When starting to write my historical romance, Hopelessly, Completely, MADLY in Love, I choose the year 1876 for a simple enough reason. It’s the hundred-year anniversary of the independence of America. I ended up not mentioning this significant fact, because my character, Lexi Donovan, was dealing with some trying issues when the celebration would have rolled around.
How Can It Be Real?
As an author of supernatural thrillers, it’s a question I’ve heard a time or two before.
In my experience, the single most important aspect of good storytelling is what I call the “Reality Factor.” We’ve all read a book, seen a movie, that should have worked but didn’t. There are a ton of factors that may contribute to its failure, but at the core, I’m confident you’ll find a lack of reality as the main culprit.
UNCOVERING THE UNDERWORLD
When I began planning my historic gangster vampire novel Drawing Dead, I knew that I was in for a lot of research. However, what surprised me was the amount of digging and sifting through contradictory information I had to do. I’d always been interested in the gangsters of the 1920s and 30s, and I thought I had a fairly solid grip on the major figures of the period.
Millennia ago the majority of people not only believed in Heaven but could point it out for you. Beyond the clouds lay the mysterious workings of the celestial vault, and the earth was widely perceived as a flat disc positioned in the center of the cosmos. The Book of Daniel (4:11), for example, mentions a vision of a great tree reaching into the heavens that “could be seen to the ends of the earth.”
Divine beings were believed to rule the nearest discernible heavenly bodies, and the starry backdrop appeared to be a single stratum of lights in the sky. Genesis 1:14-17 states that God attached the stars to the firmament, like a diamond-studded canopy. In fact, it was thought a sufficiently powerful earthquake could shake them loose and send them plummeting to earth. According to this view, the underworld lay quite literally beneath the earth where the sun paid a nightly visit. Continue reading “Historical Division: Where is Heaven? By Edwin Herbert”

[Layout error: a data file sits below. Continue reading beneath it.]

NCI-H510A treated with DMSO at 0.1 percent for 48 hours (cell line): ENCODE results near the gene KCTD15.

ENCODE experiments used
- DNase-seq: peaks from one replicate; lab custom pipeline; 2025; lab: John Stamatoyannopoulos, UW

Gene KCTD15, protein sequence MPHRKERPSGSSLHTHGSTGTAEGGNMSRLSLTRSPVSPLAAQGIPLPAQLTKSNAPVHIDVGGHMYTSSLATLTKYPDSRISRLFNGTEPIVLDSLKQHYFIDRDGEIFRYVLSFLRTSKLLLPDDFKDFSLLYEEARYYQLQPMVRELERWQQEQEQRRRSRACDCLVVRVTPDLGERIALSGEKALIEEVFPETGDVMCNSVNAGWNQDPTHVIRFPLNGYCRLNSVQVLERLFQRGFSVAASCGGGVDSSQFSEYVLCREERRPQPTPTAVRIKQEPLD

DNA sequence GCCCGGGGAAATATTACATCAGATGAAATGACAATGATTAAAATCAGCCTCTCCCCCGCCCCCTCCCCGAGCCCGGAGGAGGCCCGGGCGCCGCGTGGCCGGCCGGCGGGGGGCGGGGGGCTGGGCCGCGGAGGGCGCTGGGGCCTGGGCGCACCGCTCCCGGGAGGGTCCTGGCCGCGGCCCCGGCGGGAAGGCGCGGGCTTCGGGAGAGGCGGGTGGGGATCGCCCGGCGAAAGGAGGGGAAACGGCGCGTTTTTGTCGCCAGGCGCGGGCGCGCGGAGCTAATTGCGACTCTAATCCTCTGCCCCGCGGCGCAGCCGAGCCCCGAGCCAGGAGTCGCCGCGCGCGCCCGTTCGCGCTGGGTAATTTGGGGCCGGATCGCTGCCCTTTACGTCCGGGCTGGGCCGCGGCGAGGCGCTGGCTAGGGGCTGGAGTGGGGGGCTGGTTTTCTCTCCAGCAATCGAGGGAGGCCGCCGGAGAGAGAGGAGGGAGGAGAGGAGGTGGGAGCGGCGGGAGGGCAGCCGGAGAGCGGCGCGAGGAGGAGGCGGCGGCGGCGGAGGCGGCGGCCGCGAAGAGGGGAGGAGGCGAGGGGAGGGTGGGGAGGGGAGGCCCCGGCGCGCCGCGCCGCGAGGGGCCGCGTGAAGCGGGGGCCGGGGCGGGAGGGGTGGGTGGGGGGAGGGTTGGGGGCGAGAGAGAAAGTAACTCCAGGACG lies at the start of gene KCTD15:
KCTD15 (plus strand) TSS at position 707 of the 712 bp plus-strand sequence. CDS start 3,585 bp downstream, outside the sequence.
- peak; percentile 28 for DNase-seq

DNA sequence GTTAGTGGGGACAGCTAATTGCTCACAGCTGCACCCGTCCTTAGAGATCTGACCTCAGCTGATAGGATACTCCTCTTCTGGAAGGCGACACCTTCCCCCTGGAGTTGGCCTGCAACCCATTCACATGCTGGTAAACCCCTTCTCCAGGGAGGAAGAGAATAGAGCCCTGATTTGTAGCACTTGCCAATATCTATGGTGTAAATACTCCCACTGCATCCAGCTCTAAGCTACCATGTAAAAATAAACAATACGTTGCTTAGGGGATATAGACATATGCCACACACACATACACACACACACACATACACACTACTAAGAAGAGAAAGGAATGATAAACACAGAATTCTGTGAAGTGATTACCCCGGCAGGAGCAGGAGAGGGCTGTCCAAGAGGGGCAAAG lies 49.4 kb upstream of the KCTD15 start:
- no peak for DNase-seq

Hmmm… You have someone to kill. You need a creative way, and the old-fashioned gun, knife, rope, or Pillow Suffocation simply won’t do. Using a medication sounds intriguing. In the alphabet soup of drugs, which one makes the perfect instrument of death?
Never stop learning, because life never stops teaching
To increase suspense in a scene where a dangerous person is about to do something nasty, slow down the pace and describe their hands. This is perfect for when the evil overlord signs the order to exterminate the children, or when the torturer readies his instruments.
This technique works especially well in thrillers. Show the killer’s (or the suspect’s) hands, especially when the point-of-view character is helpless to do anything. This will send creepy shivers across the reader’s skin.
Before moving to Amsterdam, I knew very little about the restitution of artwork stolen by the Nazis during World War Two, a topic that plays a central role in my novel, The Lover’s Portrait: An Art Mystery. Sure, I’d read about controversial cases in newspapers and wondered why museums didn’t hand over the artwork immediately when legitimate claimants appeared on the scene, but also why it took the relative of the legal owner so long to submit a claim.
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There is nothing so annoying as reading a book or watching a movie and finding inaccuracies in things like police and courtroom procedures. I am not a pedant but I prefer accuracy in my own writing and that of others, whether the result is within the pages or up on the screen.
As a former UK detective and a barrister, trial counsel to Americans but we got to wear those wigs and gowns, I have an advantage in my own writing to portray accuracy.
So how does a crime writer without the same advantage set about achieving accuracy?